A baker, at right, and a young vendor of lavash (flat bread) stand in front of a bakery built of adobe brick. The ground is covered in snow and ice, with melting snow visible at the roofline. The youth’s large colorful turban could be used to support a tray of the bread. The baker has a haggard look and is hunchbacked from the hot, backbreaking labor at the oven. The image is by Russian photographer Sergei Mikhailovich Prokudin-Gorskii (1863–1944), who used a special color photography process to create ...
Man in Courtyard
This man with a turban and brightly colored robe is probably a pilgrim. In his right hand he holds a green tubeteika (traditional Central Asian cap), while under his left arm is a folded red mat. In the background is an adobe structure that appears to be a modest khanaka (hostel for pilgrims), of which there were many in Bukhara. The image is by Russian photographer Sergei Mikhailovich Prokudin-Gorskii (1863–1944), who used a special color photography process to create a visual record of the Russian Empire in the early ...
Zindan (Prison), with Inmates Looking Out through the Bars and a Guard with Russian Rifle, Uniform, and Boots, Central Asia
In this arresting photograph a guard stands at attention next to a primitively barred portal at the zindan (prison) in Bukhara. A visitor squats next to the portal, while prisoners huddle behind the bars. The men wear quilted robes to protect against the intense cold of the unheated brick jail. Snow and ice are banked against the whitewashed walls. The guard is dressed in Russian-style uniform, with a sheepskin hat, a padded tunic, red breeches, and high leather boots. He holds a flintlock rifle with fixed bayonet. The image is ...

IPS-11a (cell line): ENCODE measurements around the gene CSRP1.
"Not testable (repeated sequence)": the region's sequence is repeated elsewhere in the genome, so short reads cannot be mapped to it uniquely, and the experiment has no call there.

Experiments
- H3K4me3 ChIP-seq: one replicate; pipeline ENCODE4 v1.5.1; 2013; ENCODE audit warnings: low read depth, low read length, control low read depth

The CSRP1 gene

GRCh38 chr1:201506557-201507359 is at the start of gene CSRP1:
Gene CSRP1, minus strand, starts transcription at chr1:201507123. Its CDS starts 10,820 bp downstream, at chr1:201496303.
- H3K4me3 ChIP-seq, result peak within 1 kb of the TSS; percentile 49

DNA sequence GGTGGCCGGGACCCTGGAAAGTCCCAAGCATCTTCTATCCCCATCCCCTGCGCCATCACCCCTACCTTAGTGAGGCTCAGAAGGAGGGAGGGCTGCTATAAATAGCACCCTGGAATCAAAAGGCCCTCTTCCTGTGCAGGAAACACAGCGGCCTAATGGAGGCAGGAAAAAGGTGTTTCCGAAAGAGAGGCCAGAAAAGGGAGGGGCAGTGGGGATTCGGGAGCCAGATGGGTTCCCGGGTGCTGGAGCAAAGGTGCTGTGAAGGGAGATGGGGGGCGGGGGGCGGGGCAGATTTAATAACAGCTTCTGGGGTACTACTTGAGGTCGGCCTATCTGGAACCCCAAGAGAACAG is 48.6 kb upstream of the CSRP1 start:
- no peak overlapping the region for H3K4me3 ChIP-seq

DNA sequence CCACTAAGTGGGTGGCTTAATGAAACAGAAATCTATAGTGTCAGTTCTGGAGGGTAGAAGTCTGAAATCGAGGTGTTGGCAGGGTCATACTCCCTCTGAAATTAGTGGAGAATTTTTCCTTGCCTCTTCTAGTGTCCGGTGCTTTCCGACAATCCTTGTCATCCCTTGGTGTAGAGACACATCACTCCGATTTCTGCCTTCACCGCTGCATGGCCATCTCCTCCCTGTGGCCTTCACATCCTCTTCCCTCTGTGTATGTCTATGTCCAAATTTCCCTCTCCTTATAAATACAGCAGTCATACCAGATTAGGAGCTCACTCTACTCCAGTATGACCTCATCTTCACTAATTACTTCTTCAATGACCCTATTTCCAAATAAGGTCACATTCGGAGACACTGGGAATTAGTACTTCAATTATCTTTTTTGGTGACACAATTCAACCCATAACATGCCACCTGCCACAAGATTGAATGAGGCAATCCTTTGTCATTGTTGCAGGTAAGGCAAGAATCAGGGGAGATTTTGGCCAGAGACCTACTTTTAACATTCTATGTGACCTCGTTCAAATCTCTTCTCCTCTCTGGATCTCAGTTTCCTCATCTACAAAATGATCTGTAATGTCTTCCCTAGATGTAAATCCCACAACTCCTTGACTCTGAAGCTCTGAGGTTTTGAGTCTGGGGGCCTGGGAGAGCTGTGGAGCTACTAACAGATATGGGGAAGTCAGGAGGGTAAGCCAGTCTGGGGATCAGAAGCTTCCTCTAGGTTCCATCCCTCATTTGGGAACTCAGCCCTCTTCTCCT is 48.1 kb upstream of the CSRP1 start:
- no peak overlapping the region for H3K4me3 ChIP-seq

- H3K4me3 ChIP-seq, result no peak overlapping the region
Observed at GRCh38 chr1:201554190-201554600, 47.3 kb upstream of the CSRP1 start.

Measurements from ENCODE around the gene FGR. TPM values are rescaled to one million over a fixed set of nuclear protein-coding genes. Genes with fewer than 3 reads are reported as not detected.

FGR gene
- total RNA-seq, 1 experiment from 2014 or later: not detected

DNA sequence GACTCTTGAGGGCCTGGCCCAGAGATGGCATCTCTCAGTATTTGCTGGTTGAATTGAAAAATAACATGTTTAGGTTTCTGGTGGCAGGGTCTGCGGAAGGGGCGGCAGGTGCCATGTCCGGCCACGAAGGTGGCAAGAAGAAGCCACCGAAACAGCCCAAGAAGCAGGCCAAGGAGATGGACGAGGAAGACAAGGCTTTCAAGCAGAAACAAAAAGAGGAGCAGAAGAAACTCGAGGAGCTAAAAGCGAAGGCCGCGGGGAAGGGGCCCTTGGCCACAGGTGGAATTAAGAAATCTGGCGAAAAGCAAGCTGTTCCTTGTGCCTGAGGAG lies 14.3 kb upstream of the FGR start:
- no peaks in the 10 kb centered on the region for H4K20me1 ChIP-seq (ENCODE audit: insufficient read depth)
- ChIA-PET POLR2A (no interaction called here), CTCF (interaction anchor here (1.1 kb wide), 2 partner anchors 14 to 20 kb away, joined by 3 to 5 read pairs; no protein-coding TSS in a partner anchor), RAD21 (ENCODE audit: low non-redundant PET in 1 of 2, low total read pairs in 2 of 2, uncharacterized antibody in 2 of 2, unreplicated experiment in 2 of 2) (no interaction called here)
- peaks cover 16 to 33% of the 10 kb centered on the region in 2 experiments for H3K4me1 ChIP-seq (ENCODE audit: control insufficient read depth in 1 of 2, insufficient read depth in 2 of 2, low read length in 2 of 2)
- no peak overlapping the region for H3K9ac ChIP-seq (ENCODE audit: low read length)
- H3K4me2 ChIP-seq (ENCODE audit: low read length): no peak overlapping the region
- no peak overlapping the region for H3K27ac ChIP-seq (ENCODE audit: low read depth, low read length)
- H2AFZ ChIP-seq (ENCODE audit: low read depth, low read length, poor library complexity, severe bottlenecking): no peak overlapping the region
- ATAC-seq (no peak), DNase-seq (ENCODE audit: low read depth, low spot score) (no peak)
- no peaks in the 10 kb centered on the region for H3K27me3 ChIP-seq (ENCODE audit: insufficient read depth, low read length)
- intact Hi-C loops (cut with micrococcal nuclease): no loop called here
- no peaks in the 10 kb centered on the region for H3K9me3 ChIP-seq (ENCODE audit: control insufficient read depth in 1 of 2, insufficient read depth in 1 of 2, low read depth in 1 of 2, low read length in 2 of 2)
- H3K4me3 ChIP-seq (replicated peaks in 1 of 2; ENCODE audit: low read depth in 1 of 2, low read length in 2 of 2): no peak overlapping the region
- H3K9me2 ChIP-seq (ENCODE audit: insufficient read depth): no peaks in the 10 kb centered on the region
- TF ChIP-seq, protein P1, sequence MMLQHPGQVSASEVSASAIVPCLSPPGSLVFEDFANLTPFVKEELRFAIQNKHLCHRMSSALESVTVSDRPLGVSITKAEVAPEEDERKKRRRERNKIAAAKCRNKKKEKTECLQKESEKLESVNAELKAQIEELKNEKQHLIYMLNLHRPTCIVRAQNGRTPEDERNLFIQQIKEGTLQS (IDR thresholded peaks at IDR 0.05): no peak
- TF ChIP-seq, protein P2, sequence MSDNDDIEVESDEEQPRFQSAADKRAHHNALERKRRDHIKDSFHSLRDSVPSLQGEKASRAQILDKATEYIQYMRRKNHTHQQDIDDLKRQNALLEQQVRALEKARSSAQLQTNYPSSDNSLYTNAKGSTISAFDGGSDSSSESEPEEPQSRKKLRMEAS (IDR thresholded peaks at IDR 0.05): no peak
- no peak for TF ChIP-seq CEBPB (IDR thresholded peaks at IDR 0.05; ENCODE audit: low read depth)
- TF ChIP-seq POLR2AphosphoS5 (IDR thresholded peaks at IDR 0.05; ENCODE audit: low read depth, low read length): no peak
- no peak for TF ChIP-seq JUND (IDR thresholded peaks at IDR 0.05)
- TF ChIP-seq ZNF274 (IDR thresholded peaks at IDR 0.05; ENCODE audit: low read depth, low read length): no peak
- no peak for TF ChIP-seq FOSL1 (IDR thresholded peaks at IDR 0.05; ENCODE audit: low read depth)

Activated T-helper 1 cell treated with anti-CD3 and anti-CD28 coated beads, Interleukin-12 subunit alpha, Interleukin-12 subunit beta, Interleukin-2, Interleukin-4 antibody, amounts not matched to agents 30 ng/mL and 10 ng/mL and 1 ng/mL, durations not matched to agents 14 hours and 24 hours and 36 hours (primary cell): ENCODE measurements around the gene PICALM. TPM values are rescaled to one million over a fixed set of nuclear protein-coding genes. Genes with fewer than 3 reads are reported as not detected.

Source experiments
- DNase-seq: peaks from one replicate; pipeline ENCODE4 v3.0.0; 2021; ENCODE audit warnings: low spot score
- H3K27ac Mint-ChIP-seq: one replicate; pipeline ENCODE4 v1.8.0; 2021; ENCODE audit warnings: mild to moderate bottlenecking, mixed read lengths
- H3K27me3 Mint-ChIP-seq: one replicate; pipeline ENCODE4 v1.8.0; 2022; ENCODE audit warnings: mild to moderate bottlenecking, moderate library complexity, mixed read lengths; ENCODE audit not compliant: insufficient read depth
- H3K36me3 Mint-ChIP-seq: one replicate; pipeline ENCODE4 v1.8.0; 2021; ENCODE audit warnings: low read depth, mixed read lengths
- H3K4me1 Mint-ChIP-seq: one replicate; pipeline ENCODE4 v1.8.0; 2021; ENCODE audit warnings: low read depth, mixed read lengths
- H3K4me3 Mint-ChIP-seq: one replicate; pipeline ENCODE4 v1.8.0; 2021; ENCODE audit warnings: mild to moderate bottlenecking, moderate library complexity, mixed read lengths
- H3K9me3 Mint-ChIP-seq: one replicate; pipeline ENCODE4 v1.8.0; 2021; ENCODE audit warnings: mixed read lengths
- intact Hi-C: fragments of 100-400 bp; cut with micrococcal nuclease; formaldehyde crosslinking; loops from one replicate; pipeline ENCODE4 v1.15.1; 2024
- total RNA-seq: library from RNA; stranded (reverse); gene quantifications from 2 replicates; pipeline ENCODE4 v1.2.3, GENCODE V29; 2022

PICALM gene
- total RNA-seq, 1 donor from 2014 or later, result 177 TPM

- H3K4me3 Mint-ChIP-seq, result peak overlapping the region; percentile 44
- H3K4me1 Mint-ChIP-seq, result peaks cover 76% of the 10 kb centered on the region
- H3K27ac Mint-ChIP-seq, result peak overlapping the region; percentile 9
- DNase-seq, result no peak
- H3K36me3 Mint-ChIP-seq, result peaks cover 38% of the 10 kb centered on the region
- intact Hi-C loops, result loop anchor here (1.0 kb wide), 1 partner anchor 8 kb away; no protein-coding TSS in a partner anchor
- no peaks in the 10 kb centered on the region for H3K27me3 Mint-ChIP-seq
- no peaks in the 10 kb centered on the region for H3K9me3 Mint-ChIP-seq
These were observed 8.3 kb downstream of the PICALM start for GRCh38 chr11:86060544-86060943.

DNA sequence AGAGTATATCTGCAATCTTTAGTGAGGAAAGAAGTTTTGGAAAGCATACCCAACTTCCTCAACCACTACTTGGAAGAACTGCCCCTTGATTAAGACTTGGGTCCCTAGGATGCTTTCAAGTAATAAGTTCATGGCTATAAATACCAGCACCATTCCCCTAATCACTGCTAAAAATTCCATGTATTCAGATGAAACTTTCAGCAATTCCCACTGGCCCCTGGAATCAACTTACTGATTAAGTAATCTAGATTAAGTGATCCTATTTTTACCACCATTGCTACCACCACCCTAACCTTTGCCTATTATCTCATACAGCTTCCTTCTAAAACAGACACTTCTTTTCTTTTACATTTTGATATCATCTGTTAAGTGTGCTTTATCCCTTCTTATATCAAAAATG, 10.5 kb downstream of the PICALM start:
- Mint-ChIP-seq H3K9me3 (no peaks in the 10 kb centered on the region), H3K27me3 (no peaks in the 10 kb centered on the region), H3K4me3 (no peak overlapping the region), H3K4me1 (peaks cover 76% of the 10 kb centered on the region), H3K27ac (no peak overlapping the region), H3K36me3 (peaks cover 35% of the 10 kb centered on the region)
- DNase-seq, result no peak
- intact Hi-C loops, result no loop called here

Observing a Solar Eclipse on January 1, 1907 near the Cherniaevo Station in the Tian-Shan Mountains above the Saliuktin Mines. Golodnaia Steppe
This unusual photograph shows preparations for observing a total solar eclipse on January 1 (14 in the Gregorian calendar), 1907, at the Cherniaevo Station settlement near the Saliutkin Mines in the Tian-Shan Mountains. Located in Central Asia near the border between China and present-day Kyrgyzstan, the range derives its name from the Chinese for “celestial mountains.” The first Russian to study the mountains was the noted Russian geographer Peter Semyonov-Tyan-Shansky, who explored the region in 1856 and 1857. The high elevation and clear dry air were ideal for observation purposes ...